July 2018
Volume 59, Issue 9
Open Access
ARVO Annual Meeting Abstract  |   July 2018
Do the saturation and fatty acid chain length of meibum and tear lipids determine symptoms in contact lens wearers?
Author Affiliations & Notes
  • Jaya Sowjanya Siddireddy
    School of Optometry and Vision Science, University of New South Wales, Sydney, New South Wales, Australia
  • Ajay Kumar Vijay
    School of Optometry and Vision Science, University of New South Wales, Sydney, New South Wales, Australia
  • Jacqueline Tan
    School of Optometry and Vision Science, University of New South Wales, Sydney, New South Wales, Australia
  • Mark Willcox
    School of Optometry and Vision Science, University of New South Wales, Sydney, New South Wales, Australia
Investigative Ophthalmology & Visual Science July 2018, Vol.59, 1747. doi:
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      Jaya Sowjanya Siddireddy, Ajay Kumar Vijay, Jacqueline Tan, Mark Willcox; Do the saturation and fatty acid chain length of meibum and tear lipids determine symptoms in contact lens wearers?. Invest. Ophthalmol. Vis. Sci. 2018;59(9):1747.

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      © ARVO (1962-2015); The Authors (2016-present)

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Abstract

Purpose : To compare the degree of saturation and fatty acid chain length of major lipid classes of meibum and tears in symptomatic versus asymptomatic contact lens wearers.

Methods : Tears and meibum were collected from 42 contact lens wearers (18 male; 24 female) with a median age of 24 years. Participants were classified as symptomatic or asymptomatic contact lens wearers based on CLDEQ-8 questionnaire scores. Lipid analysis was performed using chip-based nanoelectrospray ionization source coupled with hybrid linear ion trap-triple quadruple mass-spectrometry. Lipids (236 species) from wax esters (WE), cholesterol esters (CE), triacyl glycerides (TAG), (O-acyl)-ω-hydroxy fatty acids (OAHFA), phosphatidylcholines (PC), phosphatidylethanolamines (PE), phosphatidylserines (PS), sphingomyelins (SM), lysophosphatidylcholines (LPC) and lysophosphatidylethanolamines (LPE) were compared between symptomatic and asymptomatic contact lens wearers. Lipids were classified as saturated (SFA), mono-unsaturated (MUFA) or poly-unsaturated (PUFA) fatty acids and long-chain fatty acids (LCFA) or short-chain fatty acids (SCFA).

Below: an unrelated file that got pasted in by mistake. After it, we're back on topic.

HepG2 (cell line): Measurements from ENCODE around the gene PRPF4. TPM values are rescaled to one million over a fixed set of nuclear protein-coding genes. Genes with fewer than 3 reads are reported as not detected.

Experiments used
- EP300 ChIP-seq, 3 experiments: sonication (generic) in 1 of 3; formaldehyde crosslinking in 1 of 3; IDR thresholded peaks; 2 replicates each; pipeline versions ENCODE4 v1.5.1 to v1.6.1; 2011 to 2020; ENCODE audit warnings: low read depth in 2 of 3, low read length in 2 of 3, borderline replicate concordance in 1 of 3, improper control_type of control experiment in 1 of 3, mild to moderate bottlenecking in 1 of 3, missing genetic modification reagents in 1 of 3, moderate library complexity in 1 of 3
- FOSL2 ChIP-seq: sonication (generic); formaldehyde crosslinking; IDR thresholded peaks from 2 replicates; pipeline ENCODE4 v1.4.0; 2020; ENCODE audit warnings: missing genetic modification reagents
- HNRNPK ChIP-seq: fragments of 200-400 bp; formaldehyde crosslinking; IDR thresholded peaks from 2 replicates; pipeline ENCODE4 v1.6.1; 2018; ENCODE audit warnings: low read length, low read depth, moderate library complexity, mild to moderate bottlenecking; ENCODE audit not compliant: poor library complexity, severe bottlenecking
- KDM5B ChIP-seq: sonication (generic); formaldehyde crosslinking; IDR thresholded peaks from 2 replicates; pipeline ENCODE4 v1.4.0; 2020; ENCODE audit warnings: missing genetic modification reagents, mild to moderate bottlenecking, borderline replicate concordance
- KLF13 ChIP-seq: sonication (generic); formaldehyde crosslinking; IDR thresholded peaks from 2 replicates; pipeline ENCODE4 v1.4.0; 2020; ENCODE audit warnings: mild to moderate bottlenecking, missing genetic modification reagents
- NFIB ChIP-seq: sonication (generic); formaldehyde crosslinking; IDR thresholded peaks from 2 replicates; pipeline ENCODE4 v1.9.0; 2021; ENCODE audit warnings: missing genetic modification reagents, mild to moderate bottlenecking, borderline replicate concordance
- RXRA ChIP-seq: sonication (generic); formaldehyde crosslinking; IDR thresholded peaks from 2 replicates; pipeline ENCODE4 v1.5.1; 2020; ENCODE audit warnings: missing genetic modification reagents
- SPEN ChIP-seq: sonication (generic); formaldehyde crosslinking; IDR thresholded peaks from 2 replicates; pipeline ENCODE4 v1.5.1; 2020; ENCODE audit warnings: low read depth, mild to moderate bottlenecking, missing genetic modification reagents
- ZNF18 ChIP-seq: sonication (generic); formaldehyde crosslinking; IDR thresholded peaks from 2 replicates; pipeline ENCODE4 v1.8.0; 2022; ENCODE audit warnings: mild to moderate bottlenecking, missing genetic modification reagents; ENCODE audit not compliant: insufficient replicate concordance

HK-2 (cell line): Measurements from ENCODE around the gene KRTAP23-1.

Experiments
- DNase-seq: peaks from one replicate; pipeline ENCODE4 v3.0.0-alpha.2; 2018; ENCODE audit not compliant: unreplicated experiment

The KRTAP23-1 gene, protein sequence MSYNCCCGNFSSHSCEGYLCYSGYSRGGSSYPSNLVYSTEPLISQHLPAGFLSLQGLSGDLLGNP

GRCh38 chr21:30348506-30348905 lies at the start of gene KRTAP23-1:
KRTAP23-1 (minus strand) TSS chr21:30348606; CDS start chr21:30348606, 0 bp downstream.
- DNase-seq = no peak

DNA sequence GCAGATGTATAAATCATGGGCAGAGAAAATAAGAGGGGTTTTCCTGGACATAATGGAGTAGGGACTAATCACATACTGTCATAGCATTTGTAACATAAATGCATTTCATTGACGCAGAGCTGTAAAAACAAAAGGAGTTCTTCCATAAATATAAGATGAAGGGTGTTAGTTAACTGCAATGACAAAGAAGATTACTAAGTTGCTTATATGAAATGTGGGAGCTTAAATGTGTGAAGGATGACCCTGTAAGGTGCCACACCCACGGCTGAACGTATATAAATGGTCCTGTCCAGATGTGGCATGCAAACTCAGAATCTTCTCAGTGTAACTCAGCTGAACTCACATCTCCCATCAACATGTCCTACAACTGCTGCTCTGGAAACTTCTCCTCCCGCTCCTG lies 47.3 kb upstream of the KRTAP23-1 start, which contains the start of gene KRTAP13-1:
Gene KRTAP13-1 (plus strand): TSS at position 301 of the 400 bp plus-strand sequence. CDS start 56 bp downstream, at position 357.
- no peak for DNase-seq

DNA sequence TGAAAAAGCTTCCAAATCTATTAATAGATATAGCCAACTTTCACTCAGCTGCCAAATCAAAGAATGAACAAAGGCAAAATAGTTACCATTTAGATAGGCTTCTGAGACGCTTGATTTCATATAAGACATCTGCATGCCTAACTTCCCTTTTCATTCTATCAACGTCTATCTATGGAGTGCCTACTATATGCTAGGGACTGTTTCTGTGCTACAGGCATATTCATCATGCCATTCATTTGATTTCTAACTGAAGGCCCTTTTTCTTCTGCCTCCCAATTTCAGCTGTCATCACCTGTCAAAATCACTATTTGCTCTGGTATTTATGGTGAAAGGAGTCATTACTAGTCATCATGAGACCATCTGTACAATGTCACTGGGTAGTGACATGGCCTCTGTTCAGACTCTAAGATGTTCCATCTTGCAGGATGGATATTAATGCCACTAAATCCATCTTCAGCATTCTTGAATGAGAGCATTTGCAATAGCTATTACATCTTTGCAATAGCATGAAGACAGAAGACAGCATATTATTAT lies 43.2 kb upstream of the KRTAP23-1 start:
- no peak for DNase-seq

Results : Fifty percent (n=21) of the study subjects were symptomatic contact lens wearers. In comparison to asymptomatic contact lens wearers, meibum of symptomatic wearers had higher concentrations of PUFA in CE (7.2 ± 4.2%; p<0.05) and TAG (14.4 ± 5.9%; p< 0.05); while the tears had higher concentrations of PUFA in CE (14.7 ± 4.2%; p<0.05), TAG (5.8 ± 0.0%; p< 0.05), LPE (6.1 ± 8.7%; p<0.05), and OAHFA (27.4 ± 0.4%, p<0.001). The meibum of symptomatic contact lens wearers also had higher concentrations of LCFA in WE (7.5 ± 6.4%; p<0.05), CE (13.8 ± 0.6%; p<0.05) and LPE (5.6 ± 0.6%, p<0.05). Greater concentrations of LCFA in WE (12.2% ± 6.7%; p<0.05), CE (25.6 ± 1.6%; p<0.001) and OAHFA (24.1 ± 0.7%; p<0.001) were observed in the tears of symptomatic lens wearers.

Conclusions : Symptomatic lens wearers had higher levels of PUFA and LCFA in meibum and tears, that could potentially alter tear film viscoelasticity and increase tear evaporation. PUFAs are susceptible to peroxidation. Metabolism of PUFAs such as arachidonic acid act as precursors of inflammatory mediators which may also influence symptomatology.

This is an abstract that was submitted for the 2018 ARVO Annual Meeting, held in Honolulu, Hawaii, April 29 - May 3, 2018.

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